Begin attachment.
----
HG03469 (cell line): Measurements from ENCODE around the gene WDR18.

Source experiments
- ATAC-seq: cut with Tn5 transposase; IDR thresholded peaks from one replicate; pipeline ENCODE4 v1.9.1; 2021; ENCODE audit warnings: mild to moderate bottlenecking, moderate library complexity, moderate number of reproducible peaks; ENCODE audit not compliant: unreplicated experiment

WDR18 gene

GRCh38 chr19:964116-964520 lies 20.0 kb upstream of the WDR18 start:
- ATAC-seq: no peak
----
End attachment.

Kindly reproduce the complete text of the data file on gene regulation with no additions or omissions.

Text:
HG03469 (cell line): Measurements from ENCODE around the gene WDR18.

Source experiments
- ATAC-seq: cut with Tn5 transposase; IDR thresholded peaks from one replicate; pipeline ENCODE4 v1.9.1; 2021; ENCODE audit warnings: mild to moderate bottlenecking, moderate library complexity, moderate number of reproducible peaks; ENCODE audit not compliant: unreplicated experiment

WDR18 gene

GRCh38 chr19:964116-964520 lies 20.0 kb upstream of the WDR18 start:
- ATAC-seq: no peak